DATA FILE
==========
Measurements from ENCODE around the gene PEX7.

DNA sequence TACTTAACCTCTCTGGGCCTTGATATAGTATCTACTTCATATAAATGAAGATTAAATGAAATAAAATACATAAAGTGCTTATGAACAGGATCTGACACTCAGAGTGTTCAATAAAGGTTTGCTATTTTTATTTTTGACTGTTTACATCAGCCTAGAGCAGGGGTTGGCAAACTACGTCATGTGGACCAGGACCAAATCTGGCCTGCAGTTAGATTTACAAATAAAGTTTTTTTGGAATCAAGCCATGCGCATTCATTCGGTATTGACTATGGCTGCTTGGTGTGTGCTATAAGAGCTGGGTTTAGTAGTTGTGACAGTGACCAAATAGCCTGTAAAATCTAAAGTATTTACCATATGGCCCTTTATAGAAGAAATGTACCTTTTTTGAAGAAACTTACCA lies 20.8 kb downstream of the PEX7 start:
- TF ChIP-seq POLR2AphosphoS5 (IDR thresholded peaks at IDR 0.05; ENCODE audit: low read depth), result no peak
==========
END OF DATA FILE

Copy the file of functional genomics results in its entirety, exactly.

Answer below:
Measurements from ENCODE around the gene PEX7.

DNA sequence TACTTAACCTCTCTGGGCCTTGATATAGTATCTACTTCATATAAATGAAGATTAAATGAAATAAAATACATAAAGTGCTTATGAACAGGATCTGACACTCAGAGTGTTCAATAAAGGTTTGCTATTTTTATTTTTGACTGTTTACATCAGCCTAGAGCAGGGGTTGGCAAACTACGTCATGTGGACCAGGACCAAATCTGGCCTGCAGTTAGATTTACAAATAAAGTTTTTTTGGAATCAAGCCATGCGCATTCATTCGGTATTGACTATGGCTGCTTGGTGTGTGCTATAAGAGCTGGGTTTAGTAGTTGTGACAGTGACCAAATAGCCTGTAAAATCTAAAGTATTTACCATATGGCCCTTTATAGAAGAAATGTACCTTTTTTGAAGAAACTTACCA lies 20.8 kb downstream of the PEX7 start:
- TF ChIP-seq POLR2AphosphoS5 (IDR thresholded peaks at IDR 0.05; ENCODE audit: low read depth), result no peak